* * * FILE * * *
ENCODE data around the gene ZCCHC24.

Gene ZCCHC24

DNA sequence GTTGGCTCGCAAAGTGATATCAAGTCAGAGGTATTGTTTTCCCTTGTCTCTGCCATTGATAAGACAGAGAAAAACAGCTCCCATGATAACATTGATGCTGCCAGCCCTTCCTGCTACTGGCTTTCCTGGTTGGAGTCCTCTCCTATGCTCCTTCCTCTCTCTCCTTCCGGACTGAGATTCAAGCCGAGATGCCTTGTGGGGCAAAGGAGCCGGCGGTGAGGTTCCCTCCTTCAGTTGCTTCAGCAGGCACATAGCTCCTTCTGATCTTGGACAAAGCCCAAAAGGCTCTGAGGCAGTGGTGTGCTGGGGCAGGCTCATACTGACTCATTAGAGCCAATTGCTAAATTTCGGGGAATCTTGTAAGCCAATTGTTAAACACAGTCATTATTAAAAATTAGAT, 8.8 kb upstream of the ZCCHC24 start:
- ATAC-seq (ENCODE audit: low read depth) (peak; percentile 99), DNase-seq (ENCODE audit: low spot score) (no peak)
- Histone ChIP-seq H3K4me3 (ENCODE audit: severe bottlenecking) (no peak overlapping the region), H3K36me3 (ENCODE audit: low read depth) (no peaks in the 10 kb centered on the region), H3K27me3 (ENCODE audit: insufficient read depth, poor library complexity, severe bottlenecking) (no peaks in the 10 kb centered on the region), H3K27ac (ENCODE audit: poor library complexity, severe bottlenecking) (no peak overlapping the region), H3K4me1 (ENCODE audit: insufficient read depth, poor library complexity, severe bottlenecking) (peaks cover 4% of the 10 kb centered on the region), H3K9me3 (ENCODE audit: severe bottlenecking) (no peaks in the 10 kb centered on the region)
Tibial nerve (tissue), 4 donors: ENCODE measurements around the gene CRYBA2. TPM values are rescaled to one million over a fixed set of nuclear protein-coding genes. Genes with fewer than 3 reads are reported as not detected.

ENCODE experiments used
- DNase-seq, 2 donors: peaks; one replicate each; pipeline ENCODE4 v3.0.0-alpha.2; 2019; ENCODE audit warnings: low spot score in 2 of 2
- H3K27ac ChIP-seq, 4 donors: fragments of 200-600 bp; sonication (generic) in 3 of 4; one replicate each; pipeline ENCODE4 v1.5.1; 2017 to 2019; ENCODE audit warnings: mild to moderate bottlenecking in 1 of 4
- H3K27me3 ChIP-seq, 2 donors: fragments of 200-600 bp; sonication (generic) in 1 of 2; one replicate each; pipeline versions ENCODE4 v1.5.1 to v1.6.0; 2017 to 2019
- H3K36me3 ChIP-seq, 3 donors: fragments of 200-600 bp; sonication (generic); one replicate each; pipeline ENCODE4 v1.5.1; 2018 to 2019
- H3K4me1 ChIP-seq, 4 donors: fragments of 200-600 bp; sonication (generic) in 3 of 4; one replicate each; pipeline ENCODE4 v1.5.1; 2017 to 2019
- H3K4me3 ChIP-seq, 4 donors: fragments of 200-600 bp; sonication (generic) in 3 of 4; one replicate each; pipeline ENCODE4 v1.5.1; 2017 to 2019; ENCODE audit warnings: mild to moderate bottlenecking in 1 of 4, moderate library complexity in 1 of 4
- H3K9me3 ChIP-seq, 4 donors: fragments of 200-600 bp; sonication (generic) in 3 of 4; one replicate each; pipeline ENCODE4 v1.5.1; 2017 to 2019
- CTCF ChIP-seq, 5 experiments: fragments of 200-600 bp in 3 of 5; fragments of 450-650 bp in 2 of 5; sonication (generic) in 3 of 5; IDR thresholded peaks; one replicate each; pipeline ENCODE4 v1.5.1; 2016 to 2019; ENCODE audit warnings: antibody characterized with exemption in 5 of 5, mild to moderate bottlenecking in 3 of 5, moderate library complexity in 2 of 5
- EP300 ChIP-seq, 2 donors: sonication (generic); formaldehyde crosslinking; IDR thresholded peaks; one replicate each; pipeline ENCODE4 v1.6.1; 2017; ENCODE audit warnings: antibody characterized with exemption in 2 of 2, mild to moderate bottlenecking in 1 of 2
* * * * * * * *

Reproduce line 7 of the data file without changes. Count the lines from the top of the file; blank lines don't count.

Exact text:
ENCODE experiments used